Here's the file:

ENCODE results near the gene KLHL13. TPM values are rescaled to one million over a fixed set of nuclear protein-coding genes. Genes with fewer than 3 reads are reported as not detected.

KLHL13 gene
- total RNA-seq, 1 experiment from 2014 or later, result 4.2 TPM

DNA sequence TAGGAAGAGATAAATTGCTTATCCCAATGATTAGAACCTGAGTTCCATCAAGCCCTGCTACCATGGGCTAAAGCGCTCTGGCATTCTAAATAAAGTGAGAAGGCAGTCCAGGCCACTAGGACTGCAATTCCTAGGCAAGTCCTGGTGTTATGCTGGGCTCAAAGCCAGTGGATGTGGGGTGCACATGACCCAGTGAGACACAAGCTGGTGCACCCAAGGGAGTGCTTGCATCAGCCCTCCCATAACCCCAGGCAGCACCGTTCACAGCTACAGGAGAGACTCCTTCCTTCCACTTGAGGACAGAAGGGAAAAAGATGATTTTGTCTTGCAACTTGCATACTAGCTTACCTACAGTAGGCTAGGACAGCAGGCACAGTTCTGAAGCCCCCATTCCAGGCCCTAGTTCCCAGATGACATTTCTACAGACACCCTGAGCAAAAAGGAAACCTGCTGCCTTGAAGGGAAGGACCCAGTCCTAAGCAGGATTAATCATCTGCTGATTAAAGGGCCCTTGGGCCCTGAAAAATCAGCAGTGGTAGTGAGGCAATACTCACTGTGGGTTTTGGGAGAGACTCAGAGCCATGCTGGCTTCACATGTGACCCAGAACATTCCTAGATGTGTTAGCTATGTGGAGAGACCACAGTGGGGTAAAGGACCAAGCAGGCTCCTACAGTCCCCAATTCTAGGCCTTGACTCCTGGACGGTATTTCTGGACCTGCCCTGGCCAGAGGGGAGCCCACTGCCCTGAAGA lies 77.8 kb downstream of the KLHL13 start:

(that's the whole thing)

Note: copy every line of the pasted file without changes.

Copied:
ENCODE results near the gene KLHL13. TPM values are rescaled to one million over a fixed set of nuclear protein-coding genes. Genes with fewer than 3 reads are reported as not detected.

KLHL13 gene
- total RNA-seq, 1 experiment from 2014 or later, result 4.2 TPM

DNA sequence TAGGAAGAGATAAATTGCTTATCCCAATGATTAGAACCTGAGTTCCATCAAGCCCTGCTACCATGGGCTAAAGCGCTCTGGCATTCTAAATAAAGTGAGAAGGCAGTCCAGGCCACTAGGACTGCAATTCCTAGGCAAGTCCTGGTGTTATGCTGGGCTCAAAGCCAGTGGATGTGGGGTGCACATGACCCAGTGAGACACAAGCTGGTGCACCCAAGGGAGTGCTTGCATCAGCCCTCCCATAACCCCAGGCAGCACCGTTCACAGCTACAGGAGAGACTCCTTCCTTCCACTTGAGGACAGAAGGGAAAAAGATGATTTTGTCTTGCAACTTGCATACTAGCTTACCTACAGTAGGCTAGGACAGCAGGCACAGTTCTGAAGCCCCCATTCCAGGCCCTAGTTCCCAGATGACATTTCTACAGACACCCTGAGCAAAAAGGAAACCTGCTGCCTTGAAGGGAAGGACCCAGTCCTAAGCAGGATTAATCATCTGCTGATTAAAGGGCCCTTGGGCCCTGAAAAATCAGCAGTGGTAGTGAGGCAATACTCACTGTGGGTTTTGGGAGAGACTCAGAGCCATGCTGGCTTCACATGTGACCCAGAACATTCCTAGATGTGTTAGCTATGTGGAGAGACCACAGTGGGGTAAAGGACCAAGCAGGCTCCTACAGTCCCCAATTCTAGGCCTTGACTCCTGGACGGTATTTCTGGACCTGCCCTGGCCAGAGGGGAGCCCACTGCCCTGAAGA lies 77.8 kb downstream of the KLHL13 start: